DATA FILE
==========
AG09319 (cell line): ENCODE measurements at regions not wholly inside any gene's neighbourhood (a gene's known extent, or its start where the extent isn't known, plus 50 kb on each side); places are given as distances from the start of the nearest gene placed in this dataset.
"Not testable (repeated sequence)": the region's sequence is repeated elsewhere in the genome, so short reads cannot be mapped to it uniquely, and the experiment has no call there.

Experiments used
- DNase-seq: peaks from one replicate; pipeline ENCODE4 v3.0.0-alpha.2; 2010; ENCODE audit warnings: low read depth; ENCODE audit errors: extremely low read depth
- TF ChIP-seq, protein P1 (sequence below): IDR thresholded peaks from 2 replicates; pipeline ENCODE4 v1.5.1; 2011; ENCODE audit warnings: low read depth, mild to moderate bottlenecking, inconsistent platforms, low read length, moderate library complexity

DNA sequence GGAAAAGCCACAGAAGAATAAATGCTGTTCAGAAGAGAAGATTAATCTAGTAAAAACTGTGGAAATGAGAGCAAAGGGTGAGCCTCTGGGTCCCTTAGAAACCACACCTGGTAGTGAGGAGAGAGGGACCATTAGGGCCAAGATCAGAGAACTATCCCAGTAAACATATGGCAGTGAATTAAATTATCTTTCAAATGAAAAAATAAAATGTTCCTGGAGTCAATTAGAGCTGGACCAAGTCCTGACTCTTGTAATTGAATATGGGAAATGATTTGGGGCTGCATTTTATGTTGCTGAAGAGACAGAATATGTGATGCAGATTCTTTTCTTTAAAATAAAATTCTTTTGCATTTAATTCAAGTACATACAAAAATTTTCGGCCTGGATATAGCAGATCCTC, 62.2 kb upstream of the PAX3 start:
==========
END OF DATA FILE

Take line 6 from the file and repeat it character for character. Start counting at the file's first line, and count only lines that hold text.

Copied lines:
DNA sequence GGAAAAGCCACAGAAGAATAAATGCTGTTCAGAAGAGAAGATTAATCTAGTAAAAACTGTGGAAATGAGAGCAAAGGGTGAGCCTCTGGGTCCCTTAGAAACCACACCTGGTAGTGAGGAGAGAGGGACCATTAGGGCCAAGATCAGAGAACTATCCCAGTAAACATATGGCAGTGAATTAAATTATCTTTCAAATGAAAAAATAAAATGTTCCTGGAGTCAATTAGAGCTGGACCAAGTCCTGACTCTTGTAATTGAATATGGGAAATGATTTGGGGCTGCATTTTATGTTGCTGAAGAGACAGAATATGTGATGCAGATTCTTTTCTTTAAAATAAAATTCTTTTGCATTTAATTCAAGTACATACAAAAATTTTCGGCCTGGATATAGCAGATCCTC, 62.2 kb upstream of the PAX3 start: